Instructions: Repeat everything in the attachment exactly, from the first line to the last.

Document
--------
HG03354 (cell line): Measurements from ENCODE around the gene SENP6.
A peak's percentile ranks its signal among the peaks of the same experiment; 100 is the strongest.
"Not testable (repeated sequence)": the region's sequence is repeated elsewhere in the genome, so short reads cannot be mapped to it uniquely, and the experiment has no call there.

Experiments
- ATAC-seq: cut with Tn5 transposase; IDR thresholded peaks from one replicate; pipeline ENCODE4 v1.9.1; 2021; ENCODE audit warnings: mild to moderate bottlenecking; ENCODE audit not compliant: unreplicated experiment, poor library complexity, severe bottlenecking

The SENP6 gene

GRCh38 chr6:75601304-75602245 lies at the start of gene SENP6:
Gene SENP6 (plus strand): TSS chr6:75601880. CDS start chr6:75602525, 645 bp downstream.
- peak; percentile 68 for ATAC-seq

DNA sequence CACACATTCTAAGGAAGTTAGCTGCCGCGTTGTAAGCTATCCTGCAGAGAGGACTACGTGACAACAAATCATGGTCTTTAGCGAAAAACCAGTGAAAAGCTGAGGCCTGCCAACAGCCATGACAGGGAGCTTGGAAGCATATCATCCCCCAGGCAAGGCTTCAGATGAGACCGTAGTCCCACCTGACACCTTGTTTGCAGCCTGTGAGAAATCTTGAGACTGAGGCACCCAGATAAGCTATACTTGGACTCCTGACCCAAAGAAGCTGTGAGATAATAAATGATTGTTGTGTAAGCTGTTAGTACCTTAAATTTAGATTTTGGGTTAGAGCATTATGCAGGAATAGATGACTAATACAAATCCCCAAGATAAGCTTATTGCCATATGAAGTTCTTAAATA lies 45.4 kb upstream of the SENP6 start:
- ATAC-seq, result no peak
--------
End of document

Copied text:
HG03354 (cell line): Measurements from ENCODE around the gene SENP6.
A peak's percentile ranks its signal among the peaks of the same experiment; 100 is the strongest.
"Not testable (repeated sequence)": the region's sequence is repeated elsewhere in the genome, so short reads cannot be mapped to it uniquely, and the experiment has no call there.

Experiments
- ATAC-seq: cut with Tn5 transposase; IDR thresholded peaks from one replicate; pipeline ENCODE4 v1.9.1; 2021; ENCODE audit warnings: mild to moderate bottlenecking; ENCODE audit not compliant: unreplicated experiment, poor library complexity, severe bottlenecking

The SENP6 gene

GRCh38 chr6:75601304-75602245 lies at the start of gene SENP6:
Gene SENP6 (plus strand): TSS chr6:75601880. CDS start chr6:75602525, 645 bp downstream.
- peak; percentile 68 for ATAC-seq

DNA sequence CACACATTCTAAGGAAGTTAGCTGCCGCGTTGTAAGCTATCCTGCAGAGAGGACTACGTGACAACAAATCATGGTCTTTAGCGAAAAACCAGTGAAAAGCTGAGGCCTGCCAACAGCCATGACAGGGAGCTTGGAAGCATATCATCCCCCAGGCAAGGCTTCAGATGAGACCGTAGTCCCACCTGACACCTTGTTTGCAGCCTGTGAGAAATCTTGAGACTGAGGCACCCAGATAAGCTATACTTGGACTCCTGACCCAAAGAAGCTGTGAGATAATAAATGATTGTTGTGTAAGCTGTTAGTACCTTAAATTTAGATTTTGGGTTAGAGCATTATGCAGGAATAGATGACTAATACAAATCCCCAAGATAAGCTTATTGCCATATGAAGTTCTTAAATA lies 45.4 kb upstream of the SENP6 start:
- ATAC-seq, result no peak